Kashmir’s centuries-old craft stories get NIFT’s nudge

Artisans in Kashmir suffer from low remuneration and taboos, the Director of the premier institution said, ‘We need to fight this together. The NIFT can play its role by producing designers, who could start their own labels’

Published - January 24, 2024 12:18 am IST - SRINAGAR

Image used for representative purpose only.

Image used for representative purpose only. | Photo Credit: ANI

Kashmir’s centuries-old art and craft has received a shot in the arm with the presence in Srinagar of the National Institute of Fashion Technology (NIFT), which is at the forefront of bridging the gap between craftspeople and new technological tools. 

“We have filled the gap that existed in Kashmir’s craft story. Students of the NIFT, who come from all parts of the country, are constantly encouraged to work with artisans living in different clusters in the valley — from carpets to shawls to paper mache,” Javid Ahmad Wani, Campus Director, told The Hindu.

He said students and artisans were engaged in a rare exchange of ideas and craft skills. “This exercise is opening up artisans to the new technological tools that are available, and the students get hands-on experience of Kashmir’s intricate and exquisite arts and crafts. It’s bringing technological and design interfaces to enhance the master hands of artisans,” Prof. Wani said.

Set up in Srinagar in 2016, the Srinagar campus of NIFT has successfully dispelled negative notions about the fashion and design industry. “There has been a very conservative idea about the courses offered by the NIFT in Kashmir. It hovered between tailoring and the [fashion] ramp. However, such a notion is waning about the design industry,” Syed Hoorain Jeelani, a student at NIFT, said.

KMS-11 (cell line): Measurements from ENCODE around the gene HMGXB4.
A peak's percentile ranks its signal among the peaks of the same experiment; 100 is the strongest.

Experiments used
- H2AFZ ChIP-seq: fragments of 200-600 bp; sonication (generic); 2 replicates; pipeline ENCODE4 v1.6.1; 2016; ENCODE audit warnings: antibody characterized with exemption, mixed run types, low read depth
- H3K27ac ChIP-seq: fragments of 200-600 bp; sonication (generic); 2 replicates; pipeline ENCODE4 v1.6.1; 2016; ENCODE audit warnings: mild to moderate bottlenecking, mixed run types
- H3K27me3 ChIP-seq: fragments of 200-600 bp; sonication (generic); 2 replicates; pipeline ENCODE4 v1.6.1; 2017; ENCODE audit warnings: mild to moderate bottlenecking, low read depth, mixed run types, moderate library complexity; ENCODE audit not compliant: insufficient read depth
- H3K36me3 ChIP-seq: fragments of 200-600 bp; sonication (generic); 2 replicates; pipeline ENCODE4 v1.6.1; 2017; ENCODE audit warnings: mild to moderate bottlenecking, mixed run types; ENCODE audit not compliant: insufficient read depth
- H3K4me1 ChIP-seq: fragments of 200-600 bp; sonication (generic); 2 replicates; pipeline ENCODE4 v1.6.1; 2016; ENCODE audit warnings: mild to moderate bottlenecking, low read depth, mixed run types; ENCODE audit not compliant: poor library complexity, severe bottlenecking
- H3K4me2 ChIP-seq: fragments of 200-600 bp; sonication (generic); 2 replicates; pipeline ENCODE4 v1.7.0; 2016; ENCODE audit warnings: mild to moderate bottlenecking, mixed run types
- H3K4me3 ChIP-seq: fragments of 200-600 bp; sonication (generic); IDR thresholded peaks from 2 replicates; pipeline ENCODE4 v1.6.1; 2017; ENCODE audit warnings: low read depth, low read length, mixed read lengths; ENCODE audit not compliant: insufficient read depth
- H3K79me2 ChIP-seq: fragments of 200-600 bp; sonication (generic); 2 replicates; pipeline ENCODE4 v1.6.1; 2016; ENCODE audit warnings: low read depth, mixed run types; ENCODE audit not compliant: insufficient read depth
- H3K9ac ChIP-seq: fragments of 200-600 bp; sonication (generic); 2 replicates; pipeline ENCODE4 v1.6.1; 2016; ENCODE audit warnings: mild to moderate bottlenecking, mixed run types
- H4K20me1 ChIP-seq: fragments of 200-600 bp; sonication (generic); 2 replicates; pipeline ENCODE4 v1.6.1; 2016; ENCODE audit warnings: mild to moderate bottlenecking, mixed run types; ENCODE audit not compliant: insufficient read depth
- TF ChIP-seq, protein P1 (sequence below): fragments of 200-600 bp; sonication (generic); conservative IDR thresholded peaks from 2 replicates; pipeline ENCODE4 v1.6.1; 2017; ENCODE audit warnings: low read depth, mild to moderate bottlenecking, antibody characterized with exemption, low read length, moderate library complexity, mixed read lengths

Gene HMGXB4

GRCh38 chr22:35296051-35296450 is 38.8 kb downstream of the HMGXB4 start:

With students from across the country opting for the Srinagar campus, the students’ diversity has brought new exposure for artisans, too. “Our students from outside J&K have already worked on different mediums like tilla and willow to open up the imagination of local artisans,” Kaunain Zubair, another student, said.

In a major outreach to local artisans on its foundation day, observed on January 22 at Budgam’s Ompora, the NIFT felicitated Abdul Majeed Dar, an exceptional tweed weaver from Bandipora; Iqbal Hussain Wani, a seasoned craftsperson of papier mache in Srinagar’s Zadibal area; and Abdul Gafar Sheikh, a carpet weaver from Baramulla’s Tangmarg.

Mr. Wani said artisans in Kashmir suffer from low remuneration and taboos. “We need to fight this together. The NIFT can play its role by producing designers, who could start their own labels,” Mr. Wani said.

The NIFT is offering special quotas for wards of artisans to facilitate their admission. “We offer scholarships and fee rebates to such students, who come from families of artisans,” he added.

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